The increase in services spending is likely an example of pent-up demand that accumulated during 2020 and 2021 when travel and dining were less accessible. The opposite happened during those years: Demand for physical items surged as people spent a lot of time at home. Instead of going on trips or out to restaurants, concerts or sporting events, they busied themselves with home renovations, electronics and exercise equipment.
Unemployment remains low, despite other economic concerns
The job market has been very strong, which is helping power this spending. The current unemployment rate is just 3.5 percent. That’s tied for the lowest level in a half-century. Average hourly earnings are up 5 percent over the past year, but with inflation clocking in at 8.2 percent, that helps explain why consumer sentiment has been so depressed.
Still, most people have more money in the bank these days. Bank of America says its customers’ deposit balances are between two and five times higher than they were just before the pandemic. This helps explain why delinquencies and defaults remain extremely low relative to historical norms.
Everyday commuters decline
Speaking of employment, schlepping into the office five days a week is a thing of the past for many workers. Nationally, the number of people primarily working from home has tripled since 2019, per U.S. Census data.
Many companies have switched to hybrid models, perhaps requesting employees to appear in-person two or three days a week. Just 9 percent of Manhattan office workers are in the office five days a week, according to a survey conducted by The Partnership for New York City. Roughly half are present on an average weekday. This is a change that I’m cheering for, personally.
The bottom line
In some respects, we’re back to our pre-pandemic habits. For example, restaurants and stadiums are full houses once again. But I still harken back to something I remember hearing when we started to tentatively emerge from our COVID cocoons in the summer of 2020.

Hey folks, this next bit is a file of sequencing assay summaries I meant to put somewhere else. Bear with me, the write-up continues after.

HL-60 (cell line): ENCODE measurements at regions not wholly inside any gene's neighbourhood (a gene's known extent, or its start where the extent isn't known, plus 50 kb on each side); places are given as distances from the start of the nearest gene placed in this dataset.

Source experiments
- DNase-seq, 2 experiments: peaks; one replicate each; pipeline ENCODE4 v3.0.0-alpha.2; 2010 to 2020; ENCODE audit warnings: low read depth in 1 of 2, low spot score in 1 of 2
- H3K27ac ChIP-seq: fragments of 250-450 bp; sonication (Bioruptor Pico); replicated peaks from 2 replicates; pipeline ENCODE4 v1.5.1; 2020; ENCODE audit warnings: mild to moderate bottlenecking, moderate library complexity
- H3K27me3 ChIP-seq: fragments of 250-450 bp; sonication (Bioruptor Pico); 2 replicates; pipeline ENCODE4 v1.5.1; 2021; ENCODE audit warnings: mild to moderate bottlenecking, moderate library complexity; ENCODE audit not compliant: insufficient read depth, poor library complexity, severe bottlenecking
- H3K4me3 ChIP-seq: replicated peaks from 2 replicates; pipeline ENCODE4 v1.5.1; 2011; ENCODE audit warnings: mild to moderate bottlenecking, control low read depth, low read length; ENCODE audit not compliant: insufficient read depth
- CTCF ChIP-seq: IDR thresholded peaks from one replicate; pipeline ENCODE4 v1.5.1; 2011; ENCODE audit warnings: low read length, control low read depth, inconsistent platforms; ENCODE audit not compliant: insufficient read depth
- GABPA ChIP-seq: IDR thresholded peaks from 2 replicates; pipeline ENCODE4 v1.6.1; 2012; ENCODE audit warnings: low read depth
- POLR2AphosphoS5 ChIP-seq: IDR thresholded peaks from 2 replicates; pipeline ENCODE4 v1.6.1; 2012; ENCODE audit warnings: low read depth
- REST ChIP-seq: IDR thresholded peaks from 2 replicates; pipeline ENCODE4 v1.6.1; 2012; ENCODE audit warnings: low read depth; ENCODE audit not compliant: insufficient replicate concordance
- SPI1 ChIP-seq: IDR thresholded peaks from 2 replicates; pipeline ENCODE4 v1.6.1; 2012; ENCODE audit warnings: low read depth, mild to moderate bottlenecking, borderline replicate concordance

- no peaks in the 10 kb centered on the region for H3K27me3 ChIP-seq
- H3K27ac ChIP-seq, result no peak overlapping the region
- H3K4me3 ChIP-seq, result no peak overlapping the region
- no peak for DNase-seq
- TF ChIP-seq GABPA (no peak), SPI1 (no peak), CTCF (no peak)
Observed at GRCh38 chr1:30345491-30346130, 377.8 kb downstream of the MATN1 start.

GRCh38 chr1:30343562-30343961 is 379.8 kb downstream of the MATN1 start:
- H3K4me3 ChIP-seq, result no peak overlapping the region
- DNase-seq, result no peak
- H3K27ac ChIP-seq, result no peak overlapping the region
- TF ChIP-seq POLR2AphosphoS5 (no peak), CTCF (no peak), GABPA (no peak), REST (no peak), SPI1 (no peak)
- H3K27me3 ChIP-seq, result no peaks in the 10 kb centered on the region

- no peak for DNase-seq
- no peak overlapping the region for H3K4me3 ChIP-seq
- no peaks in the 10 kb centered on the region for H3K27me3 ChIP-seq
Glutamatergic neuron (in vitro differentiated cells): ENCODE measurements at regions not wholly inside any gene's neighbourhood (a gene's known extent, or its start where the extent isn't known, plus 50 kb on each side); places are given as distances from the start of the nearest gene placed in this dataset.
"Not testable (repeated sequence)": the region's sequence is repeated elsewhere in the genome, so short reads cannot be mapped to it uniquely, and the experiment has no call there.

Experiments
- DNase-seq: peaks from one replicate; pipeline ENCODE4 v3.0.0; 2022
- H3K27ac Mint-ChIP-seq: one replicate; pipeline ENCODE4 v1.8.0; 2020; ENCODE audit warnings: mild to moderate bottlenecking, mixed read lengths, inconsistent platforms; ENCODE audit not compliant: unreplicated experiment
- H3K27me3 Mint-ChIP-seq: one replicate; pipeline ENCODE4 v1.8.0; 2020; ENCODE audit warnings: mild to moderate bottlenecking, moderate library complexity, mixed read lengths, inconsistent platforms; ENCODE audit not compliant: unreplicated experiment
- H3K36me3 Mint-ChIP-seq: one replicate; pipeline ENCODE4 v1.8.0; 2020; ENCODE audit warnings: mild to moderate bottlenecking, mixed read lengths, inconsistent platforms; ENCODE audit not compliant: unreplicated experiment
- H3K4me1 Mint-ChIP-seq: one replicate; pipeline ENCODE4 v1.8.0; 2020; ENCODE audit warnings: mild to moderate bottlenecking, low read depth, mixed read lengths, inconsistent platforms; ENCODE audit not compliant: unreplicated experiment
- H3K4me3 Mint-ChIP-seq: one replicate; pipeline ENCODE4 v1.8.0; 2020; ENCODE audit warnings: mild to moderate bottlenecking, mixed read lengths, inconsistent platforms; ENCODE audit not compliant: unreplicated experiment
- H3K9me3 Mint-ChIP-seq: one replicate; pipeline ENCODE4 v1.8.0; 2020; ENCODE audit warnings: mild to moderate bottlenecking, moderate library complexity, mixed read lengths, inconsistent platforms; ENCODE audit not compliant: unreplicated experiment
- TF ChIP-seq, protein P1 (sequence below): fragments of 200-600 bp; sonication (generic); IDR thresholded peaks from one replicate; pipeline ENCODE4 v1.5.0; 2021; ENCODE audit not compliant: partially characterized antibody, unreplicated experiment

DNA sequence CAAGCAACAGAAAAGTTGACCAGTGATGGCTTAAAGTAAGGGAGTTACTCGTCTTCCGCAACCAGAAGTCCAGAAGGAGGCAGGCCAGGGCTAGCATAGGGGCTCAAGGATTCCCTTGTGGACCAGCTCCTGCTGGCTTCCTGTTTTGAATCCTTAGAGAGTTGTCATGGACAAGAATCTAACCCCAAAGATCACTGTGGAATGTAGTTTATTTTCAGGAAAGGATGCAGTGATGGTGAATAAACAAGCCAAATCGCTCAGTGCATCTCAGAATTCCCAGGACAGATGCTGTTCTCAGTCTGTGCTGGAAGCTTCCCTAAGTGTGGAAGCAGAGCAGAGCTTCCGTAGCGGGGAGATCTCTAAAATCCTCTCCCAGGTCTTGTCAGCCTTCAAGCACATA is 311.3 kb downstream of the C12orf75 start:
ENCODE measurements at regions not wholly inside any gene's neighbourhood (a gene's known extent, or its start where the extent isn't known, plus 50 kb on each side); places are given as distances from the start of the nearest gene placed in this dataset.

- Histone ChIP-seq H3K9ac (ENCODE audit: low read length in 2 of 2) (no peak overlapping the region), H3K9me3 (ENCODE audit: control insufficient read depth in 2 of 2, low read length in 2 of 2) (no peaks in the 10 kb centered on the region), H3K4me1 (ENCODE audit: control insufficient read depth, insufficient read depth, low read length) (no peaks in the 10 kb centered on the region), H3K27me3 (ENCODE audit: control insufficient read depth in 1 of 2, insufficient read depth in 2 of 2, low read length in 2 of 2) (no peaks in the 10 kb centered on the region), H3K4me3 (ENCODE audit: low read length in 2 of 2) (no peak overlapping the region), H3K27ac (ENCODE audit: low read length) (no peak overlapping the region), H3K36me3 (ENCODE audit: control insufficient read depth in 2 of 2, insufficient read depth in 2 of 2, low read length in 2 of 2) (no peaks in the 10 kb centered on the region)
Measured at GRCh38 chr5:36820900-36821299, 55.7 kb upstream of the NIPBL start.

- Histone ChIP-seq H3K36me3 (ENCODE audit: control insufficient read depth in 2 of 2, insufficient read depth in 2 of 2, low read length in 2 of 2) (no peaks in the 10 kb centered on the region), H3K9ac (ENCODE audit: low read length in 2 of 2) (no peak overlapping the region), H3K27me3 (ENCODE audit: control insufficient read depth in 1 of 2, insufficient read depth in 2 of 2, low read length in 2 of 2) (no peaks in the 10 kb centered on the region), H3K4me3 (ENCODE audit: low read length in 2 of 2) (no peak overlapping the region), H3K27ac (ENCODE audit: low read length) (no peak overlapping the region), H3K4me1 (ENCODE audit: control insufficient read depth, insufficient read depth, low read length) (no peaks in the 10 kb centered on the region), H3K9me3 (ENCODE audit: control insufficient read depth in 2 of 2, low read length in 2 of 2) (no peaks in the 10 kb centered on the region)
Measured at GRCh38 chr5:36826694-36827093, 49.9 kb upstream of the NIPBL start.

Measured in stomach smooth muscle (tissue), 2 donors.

To paraphrase: Anyone more cautious than you concerning COVID protocols is crazy. And anyone less cautious is crazy, too. I still see a wide range of outcomes among friends, family and acquaintances. I know some people who still wear masks in public and refuse to eat in busy restaurants. Others haven’t been concerned about COVID in quite a while, if ever. And then there are the squishy etiquette questions. Are we supposed to shake hands with someone we just met at a cocktail party?
Even inflation, the dominant economic theme of 2022, is hard to pin down. Was it caused by too much stimulus in the early days of the pandemic? Were COVID-related worker shortages and supply chain maladies to blame? Is it all Russia’s fault?
Like most things, the truth is probably somewhere in between. But as we’re left wondering if things are back to normal and whether or not we can throw out our masks, there are still many unanswered questions.
It has certainly been a wild ride dating back to when “two weeks to flatten the curve” and “social distancing” were the catchphrases of the moment. Now we’re pondering revenge travel, the Great Resignation and whether or not the Fed will hit the brakes so hard that we tip into recession. We’re thankful for the progress on the health front, even as new challenges have emerged.